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June 27, 2012

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Worker suffers serious head injuries recovering excavator

A haulage operator has admitted failing to create a safe system of work after one of its employees suffered a fractured skull as he tried to recover an abandoned excavator.

Ipswich Magistrates’ Court heard that Tannington Transport Ltd agreed to retrieve an abandoned 17-tonne excavator, owned by one of its employees, from a field in Chelmondiston, Suffolk, as it was interested in acquiring the equipment. The vehicle had been left in the field for more than two years after it broke down during a job.

On 8 September last year, Paul Collins, 51, was one of a team of three fitters sent to retrieve the excavator. When they arrived at the site they realised it would be impossible to tow the excavator with the telehandler they had taken with them. The excavator’s tyres were flat and had sunken into the ground, wedging it firmly in place.

The men decided to use bottle jacks to raise the machine and then place metal sheets under its wheels to make it easier to tow. Mr Collins was kneeling down to raise one of the jacks when it ‘popped’ out under considerable force, and struck him in the head. He was airlifted to hospital where he received treatment for a fractured skull. He was unable to return to work for ten weeks owing to his injuries.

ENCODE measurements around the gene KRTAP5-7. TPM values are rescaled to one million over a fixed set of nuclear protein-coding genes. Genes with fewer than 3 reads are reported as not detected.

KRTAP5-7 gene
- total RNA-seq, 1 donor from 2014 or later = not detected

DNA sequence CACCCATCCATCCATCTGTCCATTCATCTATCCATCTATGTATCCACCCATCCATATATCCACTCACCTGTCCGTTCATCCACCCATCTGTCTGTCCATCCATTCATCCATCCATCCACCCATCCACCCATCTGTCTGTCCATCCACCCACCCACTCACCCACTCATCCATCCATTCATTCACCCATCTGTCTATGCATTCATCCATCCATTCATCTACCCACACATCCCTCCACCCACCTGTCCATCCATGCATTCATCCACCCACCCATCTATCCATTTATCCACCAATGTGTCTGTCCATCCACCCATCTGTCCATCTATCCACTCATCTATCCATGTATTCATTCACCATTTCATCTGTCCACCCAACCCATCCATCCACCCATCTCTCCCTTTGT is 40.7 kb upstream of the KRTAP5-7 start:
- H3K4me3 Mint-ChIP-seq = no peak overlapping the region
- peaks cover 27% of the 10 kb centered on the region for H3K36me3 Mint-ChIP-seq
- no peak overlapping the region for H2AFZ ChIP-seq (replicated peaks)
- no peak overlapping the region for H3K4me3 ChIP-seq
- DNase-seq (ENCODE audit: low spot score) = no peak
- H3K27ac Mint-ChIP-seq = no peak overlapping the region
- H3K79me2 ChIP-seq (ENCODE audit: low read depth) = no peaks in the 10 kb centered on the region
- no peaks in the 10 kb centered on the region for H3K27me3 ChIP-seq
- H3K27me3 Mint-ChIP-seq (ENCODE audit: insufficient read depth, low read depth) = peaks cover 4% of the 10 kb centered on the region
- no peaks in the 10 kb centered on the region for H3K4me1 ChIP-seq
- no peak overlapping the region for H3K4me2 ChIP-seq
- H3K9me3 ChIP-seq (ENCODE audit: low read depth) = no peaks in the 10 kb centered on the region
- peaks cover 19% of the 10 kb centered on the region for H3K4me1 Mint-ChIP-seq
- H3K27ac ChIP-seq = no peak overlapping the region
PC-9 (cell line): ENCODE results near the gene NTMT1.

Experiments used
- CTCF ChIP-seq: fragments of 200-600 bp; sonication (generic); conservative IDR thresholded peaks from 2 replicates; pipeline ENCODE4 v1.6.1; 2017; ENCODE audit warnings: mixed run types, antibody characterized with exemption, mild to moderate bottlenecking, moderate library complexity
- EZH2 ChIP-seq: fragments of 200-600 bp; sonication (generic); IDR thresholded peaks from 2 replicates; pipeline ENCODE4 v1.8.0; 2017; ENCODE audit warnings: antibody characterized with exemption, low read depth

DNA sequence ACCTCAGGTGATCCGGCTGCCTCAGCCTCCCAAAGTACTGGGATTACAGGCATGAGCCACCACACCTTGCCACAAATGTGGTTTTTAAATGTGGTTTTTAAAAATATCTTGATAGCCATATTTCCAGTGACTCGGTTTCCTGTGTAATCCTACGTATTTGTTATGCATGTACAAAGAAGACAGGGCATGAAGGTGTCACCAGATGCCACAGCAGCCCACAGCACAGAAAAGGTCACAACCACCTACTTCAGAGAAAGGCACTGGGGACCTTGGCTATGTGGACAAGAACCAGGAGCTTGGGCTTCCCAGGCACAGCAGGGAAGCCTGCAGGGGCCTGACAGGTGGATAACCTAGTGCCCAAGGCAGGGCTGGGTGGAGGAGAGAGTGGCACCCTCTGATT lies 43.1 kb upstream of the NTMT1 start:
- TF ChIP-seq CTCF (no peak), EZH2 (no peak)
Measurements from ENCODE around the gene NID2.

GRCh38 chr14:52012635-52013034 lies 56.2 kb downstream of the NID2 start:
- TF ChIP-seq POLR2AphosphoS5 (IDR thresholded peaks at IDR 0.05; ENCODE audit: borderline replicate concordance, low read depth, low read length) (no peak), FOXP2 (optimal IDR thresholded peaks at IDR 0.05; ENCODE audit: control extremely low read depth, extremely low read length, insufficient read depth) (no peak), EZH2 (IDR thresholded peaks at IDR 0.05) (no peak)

The HSE commissioned a mechanical engineering specialist to investigate the incident. His report identified that the vehicle had been resting at a 9.1 degree angle and was positioned on loose and uneven ground. When the men began raising the machine, the jacks were unable to cope with the pressure.

HSE inspector Anthony Brookes told SHP that Tannington Transport had failed to carry out a risk assessment or provide the team with a safe system of work. He said: “This incident could so easily have been prevented if the company had chosen to act on its duty of care toward the recovery team, as it set off to carry out a non-routine and very hazardous task.
“Employers have a responsibility to provide systems of work that are, as far as practicable, safe and without risk to health. Tannington Transport clearly failed in this regard and, as a result, Mr Collins was very seriously injured and could have been killed.”

Tannington Transport appeared in court on 26 June and pleaded guilty to breaching s2(1) of the HSWA 1974. It was fined £6000 and ordered to pay £3291 in costs.

In mitigation, the firm said it had relied on the three experienced workers to create a safe system of work. It has not made any further attempts to remove the vehicle and fully cooperated with the investigation. The company has no previous convictions.

Approaches to managing the risks associated Musculoskeletal disorders

In this episode of the Safety & Health Podcast, we hear from Matt Birtles, Principal Ergonomics Consultant at HSE’s Science and Research Centre, about the different approaches to managing the risks associated with Musculoskeletal disorders.

Matt, an ergonomics and human factors expert, shares his thoughts on why MSDs are important, the various prevalent rates across the UK, what you can do within your own organisation and the Risk Management process surrounding MSD’s.

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